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Wednesday, July 22, 2009

Kissing the Cross

A funny thing happened to me on the way to the convent; I got laryngitis. Actually, it hit me in the parlor while meeting with one of the Mothers just after my arrival. I'd been sick before I left and thought I was over it, but no, apparently not. And oddly enough, I didn't have a sore throat, I felt fine, just had a cough which wasn't even, at least initially, that bad!

Yes, yes, break out the jokes about how it was God's way of telling me to "shut up and listen", which really was an unnecessary message as I LOVED all the silences and sought them out whenever I could. As it was, though, that was the joke of the week with the Sisters and I was in on propagating it!

I think though, that God used it to impart to me a very different message. Not the harsh "shut up" but rather, a lesson in the Cross, in surrender, and embracing suffering.

Relics

The Novitiate at the convent had in their refrectory a relic of the True Cross, which I was invited to kiss while Mother K. was giving me the tour. At the time although my laryngitis hadn't fully manifested, I knew it was there and wasn't looking good. So my initial prayer as I kissed the Cross was that Our Lord, in His Mercy, would stave off this particular illness. I knew that the Sisters would be asking me questions, that I would have questions, and of course, I was mortified by the idea that upon my arrival in the convent I was sick! This was one of my nightmares!

I later learned there was another relic of the True Cross in a little shrine near the chapel, this one in a more ornate reliquary with a lit candle near it, and I often visited both relics and kissed them during my time there.

Yet it was on that first day and the following that, because of my unexpected and seeminly illogical illness, coupled with the grace of being able to kiss the Cross that made me meditate on that action, Our Lord's suffering...and what it meant.

A Kiss

What is a kiss but a sign of sincere love? It is intimate, it is intentional, it is physical, a motion that begins interiorly and is expressed exteriorly.

In kissing the relic of the True Cross, upon which Jesus hung in His act of Redemption, my kiss was intended to be an act of true love and devotion for Him, and in that, a recognition of His own love for me. I did not intend to be a Judas, offering a kiss in exchange for the blood money already held.

Later, in the chapel while I had some time to really meditate, I first spent some time praying that I wouldn't lose my voice, that God would remove this particular cross so that my week of discernment would be done in health and not this very inconvenient illness. And of course, my prayer was interrupted with a coughing jag. And even then I lamented my condition and begged even harder to be delivered from my suffering.

That's when it hit me; I had just kissed the Cross.

In contrition for my presumption, I gazed upon the crucifix that adorned the altar and took in our Savior twisted and contorted in torment, realizing that this is what He calls me to do as well. It is impossible to be united with Jesus without also being subject to suffering.

To kiss the Cross means that we love the Cross and we love Our Lord who died for us. To kiss the Cross is to love suffering. It is to love humility and mortification. The greatest act of love is imitation, therefore if we truly love Jesus, we must be willing to imitate Him...even unto His suffering and death.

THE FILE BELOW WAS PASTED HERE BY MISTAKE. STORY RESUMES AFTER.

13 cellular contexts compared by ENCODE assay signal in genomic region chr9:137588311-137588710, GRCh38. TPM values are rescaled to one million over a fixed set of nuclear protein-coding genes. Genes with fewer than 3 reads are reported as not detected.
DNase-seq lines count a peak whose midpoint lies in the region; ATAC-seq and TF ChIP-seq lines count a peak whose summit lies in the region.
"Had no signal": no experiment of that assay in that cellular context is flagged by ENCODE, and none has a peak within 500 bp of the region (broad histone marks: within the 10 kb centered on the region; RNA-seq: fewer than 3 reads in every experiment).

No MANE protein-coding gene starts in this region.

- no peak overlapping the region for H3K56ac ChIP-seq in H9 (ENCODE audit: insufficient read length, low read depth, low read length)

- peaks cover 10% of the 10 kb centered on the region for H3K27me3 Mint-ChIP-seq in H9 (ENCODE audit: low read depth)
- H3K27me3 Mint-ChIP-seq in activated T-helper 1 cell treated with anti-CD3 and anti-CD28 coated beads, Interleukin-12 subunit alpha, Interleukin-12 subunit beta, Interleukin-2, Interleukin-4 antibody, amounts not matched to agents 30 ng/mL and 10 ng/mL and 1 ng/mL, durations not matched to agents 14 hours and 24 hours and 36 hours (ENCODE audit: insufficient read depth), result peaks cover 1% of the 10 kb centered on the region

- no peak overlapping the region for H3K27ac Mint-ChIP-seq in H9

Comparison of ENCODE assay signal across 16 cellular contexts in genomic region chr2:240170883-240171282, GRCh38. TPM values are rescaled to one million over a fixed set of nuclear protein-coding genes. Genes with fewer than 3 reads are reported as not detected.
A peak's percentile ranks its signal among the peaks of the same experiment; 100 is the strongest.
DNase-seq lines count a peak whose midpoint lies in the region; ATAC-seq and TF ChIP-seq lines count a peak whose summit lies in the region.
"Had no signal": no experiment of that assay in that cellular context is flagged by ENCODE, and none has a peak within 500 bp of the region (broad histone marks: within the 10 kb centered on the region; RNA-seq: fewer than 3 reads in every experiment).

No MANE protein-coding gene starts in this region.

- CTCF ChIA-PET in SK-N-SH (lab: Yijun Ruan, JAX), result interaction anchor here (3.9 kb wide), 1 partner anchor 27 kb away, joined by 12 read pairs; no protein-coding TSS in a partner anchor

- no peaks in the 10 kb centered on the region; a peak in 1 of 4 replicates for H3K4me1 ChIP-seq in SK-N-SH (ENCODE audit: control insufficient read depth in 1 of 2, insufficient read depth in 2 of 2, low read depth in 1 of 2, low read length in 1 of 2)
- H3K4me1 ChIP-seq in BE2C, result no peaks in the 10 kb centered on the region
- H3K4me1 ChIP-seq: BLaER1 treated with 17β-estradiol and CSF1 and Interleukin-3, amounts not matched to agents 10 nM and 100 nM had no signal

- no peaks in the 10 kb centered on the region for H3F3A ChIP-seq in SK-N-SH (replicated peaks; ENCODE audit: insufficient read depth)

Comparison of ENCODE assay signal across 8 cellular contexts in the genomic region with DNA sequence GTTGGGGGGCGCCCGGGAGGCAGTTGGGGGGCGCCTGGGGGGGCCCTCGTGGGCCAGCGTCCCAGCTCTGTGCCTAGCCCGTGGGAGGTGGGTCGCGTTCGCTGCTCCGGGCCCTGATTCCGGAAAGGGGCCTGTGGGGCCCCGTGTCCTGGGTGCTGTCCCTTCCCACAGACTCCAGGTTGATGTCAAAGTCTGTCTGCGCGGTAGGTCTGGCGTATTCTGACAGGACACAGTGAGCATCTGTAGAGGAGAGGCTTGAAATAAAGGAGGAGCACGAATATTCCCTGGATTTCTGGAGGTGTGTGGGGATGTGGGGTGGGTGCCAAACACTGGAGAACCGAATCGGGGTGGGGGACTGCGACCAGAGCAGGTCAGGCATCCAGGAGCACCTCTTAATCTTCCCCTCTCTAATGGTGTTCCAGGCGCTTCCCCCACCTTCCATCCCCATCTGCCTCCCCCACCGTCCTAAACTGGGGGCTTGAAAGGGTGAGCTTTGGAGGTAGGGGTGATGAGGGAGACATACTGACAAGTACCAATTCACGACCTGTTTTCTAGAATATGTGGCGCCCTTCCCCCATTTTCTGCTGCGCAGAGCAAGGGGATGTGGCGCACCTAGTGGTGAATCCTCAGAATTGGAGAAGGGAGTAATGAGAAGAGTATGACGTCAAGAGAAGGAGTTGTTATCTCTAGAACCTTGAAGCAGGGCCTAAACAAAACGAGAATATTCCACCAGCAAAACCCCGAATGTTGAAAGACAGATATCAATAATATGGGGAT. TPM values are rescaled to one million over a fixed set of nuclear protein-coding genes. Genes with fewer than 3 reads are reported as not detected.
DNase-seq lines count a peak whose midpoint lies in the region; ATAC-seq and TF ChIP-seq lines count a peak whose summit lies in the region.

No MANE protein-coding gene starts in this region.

My prayer then, was both arrogant and a betrayal. I kissed the Cross and asked for comfort. I made an act of love and then denied it by refusing to be conformed to the One I profess to love. Who am I to question the will of God, who cannot be taken by surprise and who KNEW I would suffer this illness through my retreat? I knew I should see it as a gift helping me to be more united to Him, and not an irritation that separated us.

It is my own actions, my own unwillingness to surrender to God's will that separates me from Him. Not a mere illness.

In fact, it was that illness that brought me face-to-face with Him and reminded me of the value and necessity of the Cross and the real meaning of love.

Upon this realization, I bowed my head, knowing God was with me, and said to Him, "Thy will be done. Not mine. Yours." In that moment, I embraced my suffering, which, as I've written, was not limited to the physical but became a spiritual struggle that never abated for a single moment.

From then on, each time I kissed the relics of the Cross, I made an act of surrender, resolving in my love of Jesus to also love the Cross and everything that comes with it. To embrace my sufferings if not in joy, then at least in acceptance and docility.

We are not given Crosses in order to chase us away from God, but rather to conform us more perfectly to Him, for we cannot find Him unless we are willing to be subject to His Passion.

We have to ask ourselves, each time we make the Sign of the Cross...do we mean what we pray? Do we understand what we are doing and how it must change us? Are we willing to imitate Christ only if it is comfortable to do so?

When we kiss the Cross, is our action a betrayal or a true act of devotion and love for Jesus?
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3 comments:

Quantitative Metathesis said...

Thank you for this, Adoro. Words to live by and words to die by. Deo gratias!

you know who said...

Why is abandonment in suffering so dang hard?

Anne said...

This is so very beautiful! You have a heart of love! I love the physical acts of love and devotion that we can offer to God using not only our heads and hearts, but our bodies as well. Thank you so much for sharing these wonderful thoughts!